Thursday, August 8, 2013


Commodity Money:

Commodity money is money whose value comes from a commodity of which it is made. Commodity money consists of objects that have value and can be used as money. Since payment by commodity generally provides a useful good, commodity money is similar to barter, but is distinguishable from it in having a single recognized unit of exchange.

Examples of commodities that have been used as mediums of exchange include gold, silver, copper, peppercorns, large stones (such as Rai stones), decorated belts, shells, alcohol, cigarettes, cannabis, candy, barley, etc. These items were sometimes used in a metric of perceived value in conjunction to one another, in various commodity valuation or price system economies.

Commodities often come into being in situations where other forms of money are not available or not trusted. Various commodities that were used in pre-Revolutionary America include wampum, maize, iron nails, beaver pelts, and tobacco.


  • Commodity Money serves an additional purpose. For example, gold can be turned into jewelry, while cigarettes can be smoked. This gives the holder added options; he can either use or spend the money.
  • It may be possible to acquire money that wasn't previously in circulation. For example, if gold is used as commodity money and somebody discovers more of this metal, he or she may be able to get more value from its role as money than from its role as a base for jewelry.


  • Risk of Volatility- While commodity money typically has less volatility during turbulent economic developments; commodity money can still lose value. For example, both gold and oil are valuable commodities. However, the prices of both gold and oil undergo increases and decreases over time. Thus, the risk of volatility still exists with commodity money.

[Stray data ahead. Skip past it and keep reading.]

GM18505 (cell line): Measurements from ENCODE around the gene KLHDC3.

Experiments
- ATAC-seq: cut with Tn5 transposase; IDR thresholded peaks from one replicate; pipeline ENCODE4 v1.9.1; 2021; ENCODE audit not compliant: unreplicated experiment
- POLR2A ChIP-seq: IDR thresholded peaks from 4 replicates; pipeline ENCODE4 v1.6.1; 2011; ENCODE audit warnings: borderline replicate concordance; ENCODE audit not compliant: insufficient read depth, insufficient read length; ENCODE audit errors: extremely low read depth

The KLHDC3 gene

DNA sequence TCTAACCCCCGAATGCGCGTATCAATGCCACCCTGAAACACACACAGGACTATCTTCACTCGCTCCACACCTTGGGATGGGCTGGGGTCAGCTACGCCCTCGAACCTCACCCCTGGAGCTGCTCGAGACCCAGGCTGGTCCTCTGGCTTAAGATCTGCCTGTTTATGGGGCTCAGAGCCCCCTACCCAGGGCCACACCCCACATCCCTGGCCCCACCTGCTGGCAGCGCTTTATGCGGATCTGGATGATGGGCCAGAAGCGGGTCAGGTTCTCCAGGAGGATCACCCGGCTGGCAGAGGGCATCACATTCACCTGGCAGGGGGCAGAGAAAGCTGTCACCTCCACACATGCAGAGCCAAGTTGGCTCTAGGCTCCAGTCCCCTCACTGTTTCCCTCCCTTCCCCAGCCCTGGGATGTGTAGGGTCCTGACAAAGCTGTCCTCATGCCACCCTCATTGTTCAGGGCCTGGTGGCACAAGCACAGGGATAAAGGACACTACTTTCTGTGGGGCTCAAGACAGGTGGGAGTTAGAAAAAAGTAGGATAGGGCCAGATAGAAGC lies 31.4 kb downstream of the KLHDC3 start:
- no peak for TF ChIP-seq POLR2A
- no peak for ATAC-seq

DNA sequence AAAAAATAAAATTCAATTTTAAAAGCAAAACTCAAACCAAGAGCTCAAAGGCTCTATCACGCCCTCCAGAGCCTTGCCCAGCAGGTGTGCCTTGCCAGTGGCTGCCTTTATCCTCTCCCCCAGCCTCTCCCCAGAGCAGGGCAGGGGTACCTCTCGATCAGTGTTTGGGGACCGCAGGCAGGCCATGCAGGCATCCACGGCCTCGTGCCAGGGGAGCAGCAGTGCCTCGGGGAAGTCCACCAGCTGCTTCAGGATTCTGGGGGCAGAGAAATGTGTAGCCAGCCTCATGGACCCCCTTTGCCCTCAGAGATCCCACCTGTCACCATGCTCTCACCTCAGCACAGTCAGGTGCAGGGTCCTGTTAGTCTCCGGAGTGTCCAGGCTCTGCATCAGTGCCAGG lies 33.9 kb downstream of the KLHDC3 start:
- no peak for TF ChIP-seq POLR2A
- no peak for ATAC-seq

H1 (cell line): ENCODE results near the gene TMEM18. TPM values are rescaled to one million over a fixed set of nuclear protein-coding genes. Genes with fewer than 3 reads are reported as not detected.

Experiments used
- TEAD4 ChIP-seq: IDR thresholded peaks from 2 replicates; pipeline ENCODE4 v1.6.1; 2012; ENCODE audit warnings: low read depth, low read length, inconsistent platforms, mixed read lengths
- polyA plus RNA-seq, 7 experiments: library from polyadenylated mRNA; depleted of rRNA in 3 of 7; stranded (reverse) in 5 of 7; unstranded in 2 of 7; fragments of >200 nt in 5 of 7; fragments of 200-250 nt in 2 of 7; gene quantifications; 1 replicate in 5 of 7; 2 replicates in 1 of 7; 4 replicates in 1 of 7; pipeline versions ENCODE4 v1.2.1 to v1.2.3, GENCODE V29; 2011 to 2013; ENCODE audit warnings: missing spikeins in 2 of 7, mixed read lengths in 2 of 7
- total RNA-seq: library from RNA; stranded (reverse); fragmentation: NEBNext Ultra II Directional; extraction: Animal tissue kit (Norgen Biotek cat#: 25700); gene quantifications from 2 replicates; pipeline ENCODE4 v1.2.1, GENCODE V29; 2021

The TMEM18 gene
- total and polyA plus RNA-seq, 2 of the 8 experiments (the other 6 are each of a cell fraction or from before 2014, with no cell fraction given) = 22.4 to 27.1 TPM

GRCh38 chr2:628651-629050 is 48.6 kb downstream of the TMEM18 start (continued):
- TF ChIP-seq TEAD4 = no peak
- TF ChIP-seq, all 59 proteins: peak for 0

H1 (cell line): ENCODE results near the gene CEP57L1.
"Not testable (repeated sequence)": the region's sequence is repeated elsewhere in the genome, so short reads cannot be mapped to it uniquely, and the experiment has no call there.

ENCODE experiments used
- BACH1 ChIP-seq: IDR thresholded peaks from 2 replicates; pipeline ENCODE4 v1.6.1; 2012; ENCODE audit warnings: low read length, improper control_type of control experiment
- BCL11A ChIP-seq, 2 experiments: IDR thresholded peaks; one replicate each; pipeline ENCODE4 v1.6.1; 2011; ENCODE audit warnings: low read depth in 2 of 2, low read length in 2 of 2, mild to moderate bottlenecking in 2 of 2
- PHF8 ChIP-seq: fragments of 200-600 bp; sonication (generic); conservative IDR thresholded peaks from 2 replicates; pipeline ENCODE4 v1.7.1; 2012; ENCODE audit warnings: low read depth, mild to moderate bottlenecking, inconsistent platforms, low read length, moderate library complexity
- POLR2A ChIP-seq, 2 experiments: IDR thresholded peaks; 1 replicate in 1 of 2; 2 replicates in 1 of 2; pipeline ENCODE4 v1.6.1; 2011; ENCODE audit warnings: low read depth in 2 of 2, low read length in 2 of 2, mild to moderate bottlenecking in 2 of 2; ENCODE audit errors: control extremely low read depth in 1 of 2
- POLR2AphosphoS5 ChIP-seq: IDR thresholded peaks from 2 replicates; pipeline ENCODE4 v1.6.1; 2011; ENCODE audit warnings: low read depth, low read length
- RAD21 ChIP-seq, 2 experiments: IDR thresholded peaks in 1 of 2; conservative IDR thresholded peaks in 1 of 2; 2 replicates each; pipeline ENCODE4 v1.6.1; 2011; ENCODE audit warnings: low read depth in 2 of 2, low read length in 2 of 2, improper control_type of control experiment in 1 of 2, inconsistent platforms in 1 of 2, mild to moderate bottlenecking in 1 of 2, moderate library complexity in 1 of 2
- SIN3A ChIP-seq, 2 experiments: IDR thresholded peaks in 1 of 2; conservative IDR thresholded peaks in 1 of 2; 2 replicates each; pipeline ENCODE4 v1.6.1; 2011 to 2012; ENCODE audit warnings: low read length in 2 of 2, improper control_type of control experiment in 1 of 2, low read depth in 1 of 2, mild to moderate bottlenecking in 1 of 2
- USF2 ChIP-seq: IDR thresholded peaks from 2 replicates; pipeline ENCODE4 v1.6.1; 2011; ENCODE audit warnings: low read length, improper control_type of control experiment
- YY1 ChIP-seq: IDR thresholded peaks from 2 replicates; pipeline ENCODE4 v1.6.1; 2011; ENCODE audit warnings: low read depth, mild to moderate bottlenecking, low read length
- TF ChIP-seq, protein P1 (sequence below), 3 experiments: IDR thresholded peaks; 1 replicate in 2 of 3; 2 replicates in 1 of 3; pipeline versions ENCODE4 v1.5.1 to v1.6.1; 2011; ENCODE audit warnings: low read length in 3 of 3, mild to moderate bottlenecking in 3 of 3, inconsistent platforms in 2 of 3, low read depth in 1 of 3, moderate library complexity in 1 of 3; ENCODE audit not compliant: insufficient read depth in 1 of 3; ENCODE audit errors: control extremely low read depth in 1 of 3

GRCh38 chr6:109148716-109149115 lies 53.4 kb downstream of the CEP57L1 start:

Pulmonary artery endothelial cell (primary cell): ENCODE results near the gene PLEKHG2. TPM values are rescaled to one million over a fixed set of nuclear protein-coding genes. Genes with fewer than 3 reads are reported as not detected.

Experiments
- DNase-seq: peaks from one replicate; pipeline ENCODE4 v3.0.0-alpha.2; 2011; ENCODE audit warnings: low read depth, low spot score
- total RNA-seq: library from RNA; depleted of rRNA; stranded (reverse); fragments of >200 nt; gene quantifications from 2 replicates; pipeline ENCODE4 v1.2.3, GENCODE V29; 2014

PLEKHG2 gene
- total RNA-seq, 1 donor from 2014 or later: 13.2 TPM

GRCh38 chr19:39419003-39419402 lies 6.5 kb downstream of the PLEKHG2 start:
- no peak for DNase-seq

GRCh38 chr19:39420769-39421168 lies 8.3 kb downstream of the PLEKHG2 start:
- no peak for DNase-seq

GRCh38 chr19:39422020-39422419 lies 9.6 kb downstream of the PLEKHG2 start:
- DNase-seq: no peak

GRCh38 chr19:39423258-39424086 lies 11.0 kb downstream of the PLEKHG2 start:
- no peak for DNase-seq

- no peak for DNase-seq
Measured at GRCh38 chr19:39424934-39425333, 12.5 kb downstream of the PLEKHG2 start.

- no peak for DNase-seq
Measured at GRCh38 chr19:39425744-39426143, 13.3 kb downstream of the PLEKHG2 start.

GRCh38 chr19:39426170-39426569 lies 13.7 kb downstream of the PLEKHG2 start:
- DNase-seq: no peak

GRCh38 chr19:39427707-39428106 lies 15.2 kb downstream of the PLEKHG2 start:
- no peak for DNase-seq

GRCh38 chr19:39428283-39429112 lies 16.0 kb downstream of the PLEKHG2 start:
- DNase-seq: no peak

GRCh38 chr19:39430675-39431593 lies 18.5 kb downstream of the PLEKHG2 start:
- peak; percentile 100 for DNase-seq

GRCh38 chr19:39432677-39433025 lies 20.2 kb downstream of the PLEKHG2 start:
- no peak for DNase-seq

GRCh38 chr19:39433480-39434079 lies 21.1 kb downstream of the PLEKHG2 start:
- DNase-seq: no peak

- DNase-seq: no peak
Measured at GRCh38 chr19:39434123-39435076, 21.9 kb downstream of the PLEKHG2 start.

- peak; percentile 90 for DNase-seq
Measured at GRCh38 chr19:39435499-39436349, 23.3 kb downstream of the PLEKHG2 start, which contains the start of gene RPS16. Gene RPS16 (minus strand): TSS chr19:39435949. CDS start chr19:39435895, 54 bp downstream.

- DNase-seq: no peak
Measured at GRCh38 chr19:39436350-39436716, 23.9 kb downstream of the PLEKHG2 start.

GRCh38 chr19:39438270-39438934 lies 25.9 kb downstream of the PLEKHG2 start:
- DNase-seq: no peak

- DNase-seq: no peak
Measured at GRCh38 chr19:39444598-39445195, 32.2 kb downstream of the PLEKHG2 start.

• Lack of Divisibility- Commodity money is typically not as divisible as traditional paper money. For example, you can divide dollars into quarters, nickels, dimes and pennies. However, you may have a difficult time dividing a bar of gold into small denominations needed to make everyday purchases.
  • Bandwagon Ups and Downs- Commodities also suffer from the bandwagon effect. The bandwagon effect is that the price of commodities may rise and fall with the whims of the general population.
  • Value- Another problem with commodity money is assessing the value of items purchased with the commodity money. Measuring the exact amounts of value of commodity money is not easy, and therefore, it is difficult to manage your wealth using commodity money.

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